Malaco Collection Lifts Up 75 Years of Gospel Music
At its heart, gospel music is joyous, celebrating life, love, hope, and redemption, even in the face of loss, uncertainty, and death. The music itself — fervent choruses that mount higher and higher with praise, call-and-response shouts that pull listeners into the heart of the song, the thrumming organ that floats under the choir’s wings, the bright guitars and driving percussion of contemporary gospel — moves body and soul to sway and be carried away. The 100 recordings that The Gospel According to Malaco: Celebrating 75 Years of Gospel Music collects in this 8-CD set is cause for a joyous celebration, of the music, of Malaco’s 50th anniversary, and of the label’s history in massing the largest catalog of black gospel music in the world. Renowned gospel music scholar Robert Marovich (A City Called Heaven: Chicago and the Birth of Gospel Music) tells the stories of each song in the collection in a beautiful, full-color illustrated book that accompanies the set. The book alone is worth the price ($69.95).
When Tommy Couch and Mitchell Malouf founded the Malaco Music Group in Jackson, Mississippi, in 1968, it didn’t start out in the gospel music business. The duo formed the group as a soul music label, emulating Stax, Atlantic, and Chess, among others. In 1975, though, Malaco signed the Jackson Southernaires, mainly because it had acquired the Peacock label on which the group had been appearing. Eventually, Malaco acquired gospel labels such as Savoy, Apollo, Atlanta International, and Shurfine, which gave Malaco a gospel catalog that reached back to the 1940s. As Marovich says of this set, “never before have so many memorable gospel songs from so many significant gospel stars been collected in one package. These songs brightened spirits when they were released and continue to do so whenever they are heard. This collection presents some of the best of African American gospel music and does it with the grace and dignity the songs deserve.”
While fans of gospel music will be able to graze through a sumptuous feast here, there’s nourishment for everyone. The set contains songs by artists ranging from the familiar — Mahalia Jackson, Sister Rosetta Tharpe, the Original Soul Stirrers, Reverend James Cleveland — to the less familiar (except to gospel fans): The Highway QC’s, Reverend F.C. Barnes & Janice Brown, The New York Restoration Choir. A few of the highlights include The Jackson Southernaires’ moving version of the old spiritual “Sweet Hour of Prayer,” which includes a spoken word narrative floating through the song; Solomon Burke’s stirring version of Thomas A. Dorsey’s “Precious Lord, Take My Hand”; Mahalia Jackson’s lilting “Move on Up a Little Higher,” which is dominated by a stride piano and a jaunty organ playing call and response with each other underneath Jackson’s vocals; and Reverend Benjamin Cone’s “Pray in Your Own Way,” a narrative spoken over a tune that takes its structure from the old spiritual “Wade in the Water.”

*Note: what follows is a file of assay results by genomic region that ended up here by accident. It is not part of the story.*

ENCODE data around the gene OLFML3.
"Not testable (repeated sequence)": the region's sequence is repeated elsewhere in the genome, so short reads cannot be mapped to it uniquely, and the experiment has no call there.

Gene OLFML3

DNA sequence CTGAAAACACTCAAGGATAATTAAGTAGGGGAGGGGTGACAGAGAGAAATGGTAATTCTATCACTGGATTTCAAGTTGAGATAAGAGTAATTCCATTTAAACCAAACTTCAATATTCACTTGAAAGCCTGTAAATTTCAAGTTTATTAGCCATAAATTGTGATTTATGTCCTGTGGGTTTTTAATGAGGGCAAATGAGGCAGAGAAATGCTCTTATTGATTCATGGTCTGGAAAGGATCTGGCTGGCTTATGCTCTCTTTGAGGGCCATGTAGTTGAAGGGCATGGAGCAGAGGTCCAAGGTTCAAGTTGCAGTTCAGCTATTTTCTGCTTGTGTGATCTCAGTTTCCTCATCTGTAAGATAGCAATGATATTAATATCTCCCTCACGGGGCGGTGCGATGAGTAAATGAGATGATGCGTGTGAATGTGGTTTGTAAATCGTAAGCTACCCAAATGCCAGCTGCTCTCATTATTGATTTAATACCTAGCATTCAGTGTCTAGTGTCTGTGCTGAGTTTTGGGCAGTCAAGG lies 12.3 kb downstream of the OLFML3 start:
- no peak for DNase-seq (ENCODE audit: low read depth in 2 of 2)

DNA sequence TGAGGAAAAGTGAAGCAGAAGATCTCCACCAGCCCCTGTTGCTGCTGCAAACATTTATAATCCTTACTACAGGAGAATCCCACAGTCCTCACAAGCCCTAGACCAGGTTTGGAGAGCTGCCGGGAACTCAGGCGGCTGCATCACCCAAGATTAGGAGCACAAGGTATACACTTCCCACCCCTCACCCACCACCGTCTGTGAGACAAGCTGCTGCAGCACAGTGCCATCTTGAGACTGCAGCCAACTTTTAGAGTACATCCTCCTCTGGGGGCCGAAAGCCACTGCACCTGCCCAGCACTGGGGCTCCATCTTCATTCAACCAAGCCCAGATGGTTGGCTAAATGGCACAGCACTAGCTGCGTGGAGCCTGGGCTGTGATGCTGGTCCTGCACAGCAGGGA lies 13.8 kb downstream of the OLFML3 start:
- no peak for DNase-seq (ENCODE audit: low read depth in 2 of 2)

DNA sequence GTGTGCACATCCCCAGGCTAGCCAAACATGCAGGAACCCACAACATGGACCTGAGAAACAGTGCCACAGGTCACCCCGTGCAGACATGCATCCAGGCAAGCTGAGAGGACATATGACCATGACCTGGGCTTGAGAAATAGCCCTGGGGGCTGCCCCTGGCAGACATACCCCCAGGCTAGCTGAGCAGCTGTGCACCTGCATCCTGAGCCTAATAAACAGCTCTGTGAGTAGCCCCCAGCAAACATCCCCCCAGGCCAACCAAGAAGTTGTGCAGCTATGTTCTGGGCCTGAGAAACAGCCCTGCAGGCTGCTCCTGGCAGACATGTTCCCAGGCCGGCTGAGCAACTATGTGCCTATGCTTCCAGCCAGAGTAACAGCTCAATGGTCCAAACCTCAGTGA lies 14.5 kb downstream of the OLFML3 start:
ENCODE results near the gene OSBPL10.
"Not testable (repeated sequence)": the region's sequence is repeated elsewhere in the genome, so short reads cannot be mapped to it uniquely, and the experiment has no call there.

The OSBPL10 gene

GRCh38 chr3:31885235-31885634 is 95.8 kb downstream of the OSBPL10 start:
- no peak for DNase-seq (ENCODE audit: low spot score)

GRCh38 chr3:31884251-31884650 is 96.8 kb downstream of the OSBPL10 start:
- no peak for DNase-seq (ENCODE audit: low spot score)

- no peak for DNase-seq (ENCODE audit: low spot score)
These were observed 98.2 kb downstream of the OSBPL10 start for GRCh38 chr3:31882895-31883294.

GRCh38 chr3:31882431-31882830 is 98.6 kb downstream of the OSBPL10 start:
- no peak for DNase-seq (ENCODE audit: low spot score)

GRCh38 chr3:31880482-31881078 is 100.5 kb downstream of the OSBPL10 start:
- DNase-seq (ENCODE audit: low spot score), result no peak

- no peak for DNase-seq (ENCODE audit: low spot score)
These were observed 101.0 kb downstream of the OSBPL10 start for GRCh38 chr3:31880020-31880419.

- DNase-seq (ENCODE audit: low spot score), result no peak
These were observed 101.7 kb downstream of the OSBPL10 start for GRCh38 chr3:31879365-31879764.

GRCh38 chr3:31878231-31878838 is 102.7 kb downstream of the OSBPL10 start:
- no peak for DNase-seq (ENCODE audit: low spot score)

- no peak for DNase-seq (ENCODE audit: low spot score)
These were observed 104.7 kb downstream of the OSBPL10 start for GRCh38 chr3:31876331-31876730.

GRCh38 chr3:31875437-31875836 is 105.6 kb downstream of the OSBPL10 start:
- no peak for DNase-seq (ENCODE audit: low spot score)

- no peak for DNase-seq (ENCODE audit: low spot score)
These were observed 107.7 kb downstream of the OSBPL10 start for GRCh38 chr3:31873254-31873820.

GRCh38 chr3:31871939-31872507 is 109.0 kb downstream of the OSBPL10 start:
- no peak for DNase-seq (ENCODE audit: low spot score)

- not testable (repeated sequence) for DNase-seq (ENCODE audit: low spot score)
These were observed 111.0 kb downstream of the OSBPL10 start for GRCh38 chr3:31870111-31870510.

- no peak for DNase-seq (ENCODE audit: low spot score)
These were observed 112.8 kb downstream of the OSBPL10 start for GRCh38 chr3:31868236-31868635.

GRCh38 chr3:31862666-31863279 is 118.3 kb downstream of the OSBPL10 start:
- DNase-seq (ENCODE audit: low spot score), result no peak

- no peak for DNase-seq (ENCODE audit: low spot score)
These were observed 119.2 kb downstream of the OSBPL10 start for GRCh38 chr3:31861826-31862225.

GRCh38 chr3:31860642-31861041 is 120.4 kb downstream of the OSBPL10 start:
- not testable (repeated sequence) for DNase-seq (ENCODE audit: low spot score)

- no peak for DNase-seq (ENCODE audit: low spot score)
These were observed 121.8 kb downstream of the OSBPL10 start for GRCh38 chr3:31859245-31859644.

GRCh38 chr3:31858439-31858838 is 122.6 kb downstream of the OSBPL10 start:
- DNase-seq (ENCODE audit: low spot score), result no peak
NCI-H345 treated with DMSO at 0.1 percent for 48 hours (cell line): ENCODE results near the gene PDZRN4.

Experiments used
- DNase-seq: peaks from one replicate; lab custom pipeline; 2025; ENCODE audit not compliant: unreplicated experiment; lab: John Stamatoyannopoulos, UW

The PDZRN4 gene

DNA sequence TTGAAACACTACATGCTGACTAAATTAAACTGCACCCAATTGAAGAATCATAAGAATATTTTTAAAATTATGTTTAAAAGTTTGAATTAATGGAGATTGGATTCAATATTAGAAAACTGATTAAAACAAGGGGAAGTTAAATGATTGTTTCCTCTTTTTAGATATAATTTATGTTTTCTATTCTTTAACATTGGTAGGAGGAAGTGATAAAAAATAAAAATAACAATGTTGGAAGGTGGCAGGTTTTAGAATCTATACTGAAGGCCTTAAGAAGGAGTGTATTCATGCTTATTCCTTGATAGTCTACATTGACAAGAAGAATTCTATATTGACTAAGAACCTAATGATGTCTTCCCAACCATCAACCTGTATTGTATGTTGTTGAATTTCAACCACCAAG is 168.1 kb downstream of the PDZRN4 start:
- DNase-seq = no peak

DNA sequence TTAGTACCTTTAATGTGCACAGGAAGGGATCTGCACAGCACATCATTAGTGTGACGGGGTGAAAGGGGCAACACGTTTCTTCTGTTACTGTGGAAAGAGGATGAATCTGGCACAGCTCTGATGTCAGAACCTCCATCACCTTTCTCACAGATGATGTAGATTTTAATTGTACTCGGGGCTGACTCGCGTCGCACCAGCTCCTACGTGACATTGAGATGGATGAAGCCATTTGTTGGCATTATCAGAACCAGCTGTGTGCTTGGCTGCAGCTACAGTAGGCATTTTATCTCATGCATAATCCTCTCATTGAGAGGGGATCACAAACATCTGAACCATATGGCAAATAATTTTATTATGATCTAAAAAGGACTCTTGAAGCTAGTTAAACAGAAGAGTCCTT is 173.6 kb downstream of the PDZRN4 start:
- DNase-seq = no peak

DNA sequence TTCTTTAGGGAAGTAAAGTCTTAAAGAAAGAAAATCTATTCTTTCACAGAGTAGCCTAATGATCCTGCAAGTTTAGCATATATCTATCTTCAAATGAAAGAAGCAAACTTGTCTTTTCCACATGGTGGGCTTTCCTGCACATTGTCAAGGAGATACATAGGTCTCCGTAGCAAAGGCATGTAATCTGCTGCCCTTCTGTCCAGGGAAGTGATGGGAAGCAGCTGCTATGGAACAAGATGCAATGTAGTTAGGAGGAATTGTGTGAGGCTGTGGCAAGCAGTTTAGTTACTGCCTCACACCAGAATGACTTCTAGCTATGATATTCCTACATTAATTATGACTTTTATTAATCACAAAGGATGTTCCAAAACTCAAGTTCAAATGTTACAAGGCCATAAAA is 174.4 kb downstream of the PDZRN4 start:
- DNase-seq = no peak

Reverend James Cleveland & the Charles Fold Singers’ “Jesus is the Best Thing” plays off the tune of Gladys Knight & The Pips “You’re the Best Thing That Ever Happened to Me.” Myrna Summers’ glorious “Uncloudy Day” illustrates the power of a gospel song to transport us beyond ourselves. Summers’ soaring lead vocals are surrounded by transcendent choral vocals, lifting the roof off the church where the congregation is gathered. Dorothy Norwood’s reggae-inflected “Shake the Devil Off” is an energetic anthem that will have listeners actively dancing around to shake off the temptations they face.
There’s no better way to get acquainted — or re-acquainted — with the joys and beauty of gospel music than by getting lost in the memorable songs, and Marovich’s accompanying book, in The Gospel According to Malaco: Celebrating 75 Years of Gospel Music.